Critic Reviews

76

Metascore

Based on 15 critic reviews provided by Metacritic.com
100
It probably is unforgivably bourgeois to admire a film because of its locations, but in the case of The Last Emperor the narrative cannot be separated from the awesome presence of the Forbidden City, and from Bertolucci's astonishing use of locations, authentic costumes and thousands of extras to create the everyday reality of this strange little boy.
100
USA Today
Emperor is like Full Metal Jacket - uneven, fuzzy, imperfect, and one of the reasons the movies were invented. [20 Nov 1987, p.1D]
100
This grand and powerful biography begins in 1908 when, at the age of three, Pu Yi was named emperor of China and follows him through a tumultuous life inextricably intertwined with the history of modern-day China, one that that ended with the once-coddled emperor working quietly as a gardener at Peking's Botanical Gardens.
100
The small screen doesn't quite do justice to the rich visuals but with an incredible story and fine performances, it is still a compulsive and moving epic.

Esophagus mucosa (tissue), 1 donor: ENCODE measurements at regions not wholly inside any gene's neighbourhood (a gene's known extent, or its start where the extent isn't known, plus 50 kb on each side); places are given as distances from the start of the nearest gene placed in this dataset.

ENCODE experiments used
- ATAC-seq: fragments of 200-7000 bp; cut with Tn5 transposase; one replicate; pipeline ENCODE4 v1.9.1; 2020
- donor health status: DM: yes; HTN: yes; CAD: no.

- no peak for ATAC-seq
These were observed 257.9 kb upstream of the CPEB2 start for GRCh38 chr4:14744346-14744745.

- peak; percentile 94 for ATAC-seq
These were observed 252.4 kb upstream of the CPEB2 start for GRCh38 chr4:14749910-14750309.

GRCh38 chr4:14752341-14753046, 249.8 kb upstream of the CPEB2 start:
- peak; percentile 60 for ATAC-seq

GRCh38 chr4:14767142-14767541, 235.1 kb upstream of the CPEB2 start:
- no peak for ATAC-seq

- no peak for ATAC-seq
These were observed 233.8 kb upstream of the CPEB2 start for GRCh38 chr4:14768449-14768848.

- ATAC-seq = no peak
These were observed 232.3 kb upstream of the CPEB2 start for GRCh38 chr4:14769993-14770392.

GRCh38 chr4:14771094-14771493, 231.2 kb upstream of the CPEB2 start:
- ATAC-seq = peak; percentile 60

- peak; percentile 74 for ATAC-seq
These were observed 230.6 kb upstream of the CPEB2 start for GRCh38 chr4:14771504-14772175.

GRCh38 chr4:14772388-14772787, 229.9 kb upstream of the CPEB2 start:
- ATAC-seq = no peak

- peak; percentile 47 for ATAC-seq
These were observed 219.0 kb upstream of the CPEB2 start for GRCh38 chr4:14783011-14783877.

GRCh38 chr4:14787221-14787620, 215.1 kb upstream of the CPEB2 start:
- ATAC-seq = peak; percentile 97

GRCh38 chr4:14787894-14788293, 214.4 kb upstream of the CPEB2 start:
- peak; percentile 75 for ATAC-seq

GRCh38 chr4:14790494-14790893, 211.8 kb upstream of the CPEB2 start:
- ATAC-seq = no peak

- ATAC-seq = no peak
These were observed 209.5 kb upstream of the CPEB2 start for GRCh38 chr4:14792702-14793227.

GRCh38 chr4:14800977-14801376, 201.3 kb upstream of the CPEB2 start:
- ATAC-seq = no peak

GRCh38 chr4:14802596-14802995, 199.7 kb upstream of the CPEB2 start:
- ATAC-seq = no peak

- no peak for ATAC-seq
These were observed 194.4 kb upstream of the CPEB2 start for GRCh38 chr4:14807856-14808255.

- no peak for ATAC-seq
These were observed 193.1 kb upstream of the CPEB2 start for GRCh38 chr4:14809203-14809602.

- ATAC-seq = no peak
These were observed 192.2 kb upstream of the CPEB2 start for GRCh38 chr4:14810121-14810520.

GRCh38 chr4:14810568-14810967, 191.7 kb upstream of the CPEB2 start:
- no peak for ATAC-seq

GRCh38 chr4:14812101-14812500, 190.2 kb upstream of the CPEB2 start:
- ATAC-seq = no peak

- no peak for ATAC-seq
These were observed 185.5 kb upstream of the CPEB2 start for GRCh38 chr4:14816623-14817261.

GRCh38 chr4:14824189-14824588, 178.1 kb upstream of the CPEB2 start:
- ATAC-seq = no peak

90
Time
Very simply, Bertolucci has found an elegance of design and execution that few of his contemporaries could even dream of. [23 Nov 1987]
88
Boston Globe
The most startling achievement of The Last Emperor is that it accomplishes what seems to have eluded Bertolucci for some time. He has found the small in the large and, in many ways, he has created what many thought impossible -- an intimate epic. [18 Dec 1987, p.95]
80
Wall Street Journal
The movie's considerable emotional force springs from the splendor of its visual poetry. Mr. Bertolucci allows the sweep of 60 years of Chinese history to unfold around Pu Yi as background noise to his peculiar, poignant role in the emergence of modern China. [25 Nov 1987, p.1]
75
Chicago Tribune
A hesitant, conservative approach that yields great elegance and a rhythm that carries the viewer along. Yet the film is haunted by a sense of opportunities not taken, of an artist deliberately reining in his artistry. [9 Dec 1987, p.2]
67
Stunning opulence dazzles the eye.
63
The Globe and Mail (Toronto)
The reign of the last emperor, a reign in name alone, was an exercise in style over substance; it is perhaps fitting that his cinematic biography should follow the same incarcerated course. [20 Nov 1987, p.D1]

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